Here's a look (more of a listen, actually) at excerpts from the scores of two movies set in New York. Both passages accompany relatively low-speed street chases and are also similar in their use of what could be described as a drone — an almost constant low note which serves as foundation for subsequent layers of musical sound. In each case, the inexorable quality of these tones complements the motion of the films' characters and builds suspense on the way to each scene's conclusion.
The first example is from Escape from New York (1981, music by John Carpenter with Alan Howarth), when The Duke first arrives and is pursued by Snake, Brain, and Maggie to the derelict train cars where the kidnapped president is being held. On top of the low synth sound is the persistent rhythm of drums and bass, creating a relentless pulse as the protagonists drive through a gauntlet of street people and smash through a barrier of stacked cars, all the while intent on their goal of reaching the train.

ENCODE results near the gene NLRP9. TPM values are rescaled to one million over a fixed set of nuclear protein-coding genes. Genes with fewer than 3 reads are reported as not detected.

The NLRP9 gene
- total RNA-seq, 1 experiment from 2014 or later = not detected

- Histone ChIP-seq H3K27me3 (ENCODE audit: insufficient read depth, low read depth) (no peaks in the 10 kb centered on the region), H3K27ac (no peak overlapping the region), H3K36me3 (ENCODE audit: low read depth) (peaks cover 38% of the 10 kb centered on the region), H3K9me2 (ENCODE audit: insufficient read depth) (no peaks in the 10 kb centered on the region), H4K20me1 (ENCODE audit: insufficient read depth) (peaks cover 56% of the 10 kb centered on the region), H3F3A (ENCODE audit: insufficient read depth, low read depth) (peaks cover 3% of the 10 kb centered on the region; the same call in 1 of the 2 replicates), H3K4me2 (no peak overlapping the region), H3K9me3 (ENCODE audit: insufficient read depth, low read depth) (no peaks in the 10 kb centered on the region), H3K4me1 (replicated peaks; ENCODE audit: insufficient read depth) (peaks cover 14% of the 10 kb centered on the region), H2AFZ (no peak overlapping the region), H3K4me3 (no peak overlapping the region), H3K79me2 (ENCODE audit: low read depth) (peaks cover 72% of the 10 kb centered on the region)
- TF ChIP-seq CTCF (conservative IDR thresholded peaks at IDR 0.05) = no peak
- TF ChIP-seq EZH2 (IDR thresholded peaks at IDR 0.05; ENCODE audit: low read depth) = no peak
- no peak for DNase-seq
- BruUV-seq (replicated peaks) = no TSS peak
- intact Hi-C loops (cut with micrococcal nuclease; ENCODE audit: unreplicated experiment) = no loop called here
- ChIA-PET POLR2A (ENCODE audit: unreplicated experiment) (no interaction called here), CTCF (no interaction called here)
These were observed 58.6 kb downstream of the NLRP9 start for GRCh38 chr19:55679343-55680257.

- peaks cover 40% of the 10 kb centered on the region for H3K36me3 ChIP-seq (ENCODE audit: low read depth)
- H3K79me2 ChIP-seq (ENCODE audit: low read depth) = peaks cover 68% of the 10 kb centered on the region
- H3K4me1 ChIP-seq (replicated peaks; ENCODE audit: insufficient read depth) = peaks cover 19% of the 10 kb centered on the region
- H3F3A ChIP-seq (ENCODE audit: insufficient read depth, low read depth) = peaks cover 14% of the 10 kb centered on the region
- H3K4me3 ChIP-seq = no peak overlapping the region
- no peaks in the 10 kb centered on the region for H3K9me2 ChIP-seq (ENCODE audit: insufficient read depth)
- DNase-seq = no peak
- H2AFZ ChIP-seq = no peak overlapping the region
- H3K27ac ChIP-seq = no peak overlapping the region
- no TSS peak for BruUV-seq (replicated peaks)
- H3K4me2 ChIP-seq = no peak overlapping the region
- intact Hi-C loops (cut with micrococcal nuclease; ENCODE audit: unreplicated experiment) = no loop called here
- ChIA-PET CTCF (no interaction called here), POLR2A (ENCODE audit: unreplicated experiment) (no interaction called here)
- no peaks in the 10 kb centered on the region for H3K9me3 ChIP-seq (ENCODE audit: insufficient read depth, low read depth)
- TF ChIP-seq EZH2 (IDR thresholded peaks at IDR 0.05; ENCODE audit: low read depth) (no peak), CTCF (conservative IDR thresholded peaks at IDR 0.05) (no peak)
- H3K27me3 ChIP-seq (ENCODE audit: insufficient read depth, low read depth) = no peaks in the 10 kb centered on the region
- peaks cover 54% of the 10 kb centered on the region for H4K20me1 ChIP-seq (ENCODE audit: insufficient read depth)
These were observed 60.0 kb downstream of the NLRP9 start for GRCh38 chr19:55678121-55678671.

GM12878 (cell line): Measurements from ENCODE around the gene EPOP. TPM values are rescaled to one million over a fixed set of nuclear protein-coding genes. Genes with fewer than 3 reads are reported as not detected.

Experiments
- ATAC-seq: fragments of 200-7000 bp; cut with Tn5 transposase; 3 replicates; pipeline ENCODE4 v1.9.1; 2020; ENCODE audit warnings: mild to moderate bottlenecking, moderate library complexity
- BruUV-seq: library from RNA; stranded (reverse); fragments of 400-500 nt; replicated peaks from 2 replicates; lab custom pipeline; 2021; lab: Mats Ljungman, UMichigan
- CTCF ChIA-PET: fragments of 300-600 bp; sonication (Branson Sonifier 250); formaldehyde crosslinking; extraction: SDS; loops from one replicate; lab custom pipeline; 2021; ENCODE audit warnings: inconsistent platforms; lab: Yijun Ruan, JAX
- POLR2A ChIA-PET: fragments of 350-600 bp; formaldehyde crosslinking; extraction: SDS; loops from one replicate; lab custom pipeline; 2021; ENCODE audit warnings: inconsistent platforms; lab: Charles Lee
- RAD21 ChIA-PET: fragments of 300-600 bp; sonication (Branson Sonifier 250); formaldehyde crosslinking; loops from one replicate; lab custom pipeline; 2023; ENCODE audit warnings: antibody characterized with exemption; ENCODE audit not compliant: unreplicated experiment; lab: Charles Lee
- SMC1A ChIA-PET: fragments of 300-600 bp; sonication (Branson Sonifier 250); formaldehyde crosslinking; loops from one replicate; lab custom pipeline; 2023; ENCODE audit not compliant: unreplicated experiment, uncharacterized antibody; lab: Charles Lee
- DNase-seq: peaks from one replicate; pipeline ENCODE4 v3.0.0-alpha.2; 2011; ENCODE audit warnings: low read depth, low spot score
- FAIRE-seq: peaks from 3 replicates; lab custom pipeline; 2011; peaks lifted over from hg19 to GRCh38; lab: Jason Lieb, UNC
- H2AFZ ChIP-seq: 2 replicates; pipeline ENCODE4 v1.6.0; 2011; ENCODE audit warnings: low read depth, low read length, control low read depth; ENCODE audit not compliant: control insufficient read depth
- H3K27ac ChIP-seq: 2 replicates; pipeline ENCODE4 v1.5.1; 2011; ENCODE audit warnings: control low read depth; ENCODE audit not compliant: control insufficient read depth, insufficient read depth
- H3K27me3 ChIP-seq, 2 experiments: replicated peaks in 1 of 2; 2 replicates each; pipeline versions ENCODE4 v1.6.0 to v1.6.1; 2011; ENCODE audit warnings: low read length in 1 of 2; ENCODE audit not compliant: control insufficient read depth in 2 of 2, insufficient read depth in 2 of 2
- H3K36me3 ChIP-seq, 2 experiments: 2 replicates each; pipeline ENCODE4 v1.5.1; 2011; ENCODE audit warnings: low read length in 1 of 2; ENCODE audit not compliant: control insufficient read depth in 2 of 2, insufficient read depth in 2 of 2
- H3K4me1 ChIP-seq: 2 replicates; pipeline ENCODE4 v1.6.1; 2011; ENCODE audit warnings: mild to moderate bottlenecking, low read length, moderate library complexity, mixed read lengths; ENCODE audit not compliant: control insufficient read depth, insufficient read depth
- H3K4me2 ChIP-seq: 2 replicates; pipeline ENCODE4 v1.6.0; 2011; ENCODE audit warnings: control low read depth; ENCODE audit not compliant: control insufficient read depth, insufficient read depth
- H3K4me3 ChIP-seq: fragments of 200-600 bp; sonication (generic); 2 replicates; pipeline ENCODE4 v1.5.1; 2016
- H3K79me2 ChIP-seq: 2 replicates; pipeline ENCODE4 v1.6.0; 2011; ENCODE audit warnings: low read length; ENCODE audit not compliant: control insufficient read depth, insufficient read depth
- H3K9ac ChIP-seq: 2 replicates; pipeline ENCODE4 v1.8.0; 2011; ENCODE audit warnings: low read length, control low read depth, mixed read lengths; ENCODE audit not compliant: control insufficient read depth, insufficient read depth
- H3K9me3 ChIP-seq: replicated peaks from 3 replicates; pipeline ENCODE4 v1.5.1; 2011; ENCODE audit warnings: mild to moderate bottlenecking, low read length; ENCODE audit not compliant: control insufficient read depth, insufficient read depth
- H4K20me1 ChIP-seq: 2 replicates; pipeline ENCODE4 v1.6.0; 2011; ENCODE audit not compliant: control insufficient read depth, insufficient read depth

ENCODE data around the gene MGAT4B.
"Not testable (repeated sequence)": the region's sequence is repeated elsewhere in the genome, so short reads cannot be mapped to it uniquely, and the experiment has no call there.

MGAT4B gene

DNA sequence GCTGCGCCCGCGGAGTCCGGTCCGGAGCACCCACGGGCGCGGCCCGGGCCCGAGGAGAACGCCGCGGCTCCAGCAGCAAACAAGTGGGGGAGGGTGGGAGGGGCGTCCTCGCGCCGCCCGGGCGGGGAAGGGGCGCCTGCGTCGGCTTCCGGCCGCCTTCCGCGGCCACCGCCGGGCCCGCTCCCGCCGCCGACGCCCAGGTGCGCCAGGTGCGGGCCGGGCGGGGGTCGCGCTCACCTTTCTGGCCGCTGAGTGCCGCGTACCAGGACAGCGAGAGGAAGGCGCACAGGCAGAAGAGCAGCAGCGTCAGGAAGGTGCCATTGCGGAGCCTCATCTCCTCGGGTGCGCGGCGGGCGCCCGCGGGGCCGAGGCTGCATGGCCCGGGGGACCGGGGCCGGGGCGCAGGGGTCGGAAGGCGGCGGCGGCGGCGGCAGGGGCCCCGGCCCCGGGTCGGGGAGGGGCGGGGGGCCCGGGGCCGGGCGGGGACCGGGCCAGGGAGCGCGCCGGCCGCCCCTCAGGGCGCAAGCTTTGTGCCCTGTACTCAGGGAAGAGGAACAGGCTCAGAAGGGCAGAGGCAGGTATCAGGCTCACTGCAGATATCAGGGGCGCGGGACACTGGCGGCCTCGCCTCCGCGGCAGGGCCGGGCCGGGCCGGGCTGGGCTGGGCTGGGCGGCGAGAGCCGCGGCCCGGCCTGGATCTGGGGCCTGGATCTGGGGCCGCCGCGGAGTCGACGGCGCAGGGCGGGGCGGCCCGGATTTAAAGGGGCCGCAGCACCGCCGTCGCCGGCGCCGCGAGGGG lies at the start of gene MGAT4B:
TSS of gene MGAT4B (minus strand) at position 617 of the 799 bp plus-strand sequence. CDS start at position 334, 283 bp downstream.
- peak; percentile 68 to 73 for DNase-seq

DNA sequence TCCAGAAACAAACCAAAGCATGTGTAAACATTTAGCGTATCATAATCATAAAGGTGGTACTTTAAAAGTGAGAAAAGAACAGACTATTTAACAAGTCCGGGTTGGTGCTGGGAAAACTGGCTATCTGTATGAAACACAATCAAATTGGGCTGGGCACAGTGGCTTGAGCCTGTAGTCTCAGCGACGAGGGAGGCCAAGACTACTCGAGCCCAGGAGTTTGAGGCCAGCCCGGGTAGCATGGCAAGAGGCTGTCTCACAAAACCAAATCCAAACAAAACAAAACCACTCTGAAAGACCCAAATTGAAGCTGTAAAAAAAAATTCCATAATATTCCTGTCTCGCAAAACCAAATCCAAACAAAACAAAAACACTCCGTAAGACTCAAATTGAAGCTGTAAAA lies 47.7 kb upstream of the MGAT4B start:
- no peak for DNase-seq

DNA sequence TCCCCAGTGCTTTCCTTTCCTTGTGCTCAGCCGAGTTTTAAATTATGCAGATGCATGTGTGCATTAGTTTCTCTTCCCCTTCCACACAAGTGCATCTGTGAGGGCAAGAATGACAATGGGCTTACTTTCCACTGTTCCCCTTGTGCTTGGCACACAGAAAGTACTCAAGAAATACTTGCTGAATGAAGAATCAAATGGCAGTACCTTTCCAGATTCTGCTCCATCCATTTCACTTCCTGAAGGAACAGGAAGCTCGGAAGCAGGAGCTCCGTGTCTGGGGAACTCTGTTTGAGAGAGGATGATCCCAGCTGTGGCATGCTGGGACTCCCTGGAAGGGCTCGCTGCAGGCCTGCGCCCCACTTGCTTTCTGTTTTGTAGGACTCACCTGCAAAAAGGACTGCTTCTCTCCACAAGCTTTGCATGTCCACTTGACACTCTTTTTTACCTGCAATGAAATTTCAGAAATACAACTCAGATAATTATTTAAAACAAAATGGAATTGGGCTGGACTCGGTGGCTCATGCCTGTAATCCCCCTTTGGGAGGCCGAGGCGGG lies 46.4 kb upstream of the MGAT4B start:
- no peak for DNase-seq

Second is an example from Crocodile Dundee (1986, music by Peter Best), from the end scene where Sue runs to catch Mick before he departs for good on the subway. Once again, the drone (ostensibly played on the native Australian didgeridoo) reflects Sue's determination to reach Mick, and then Mick's will to make his way though (and over) the crowd to reunite with Sue.
RUMBLE FISH - #869
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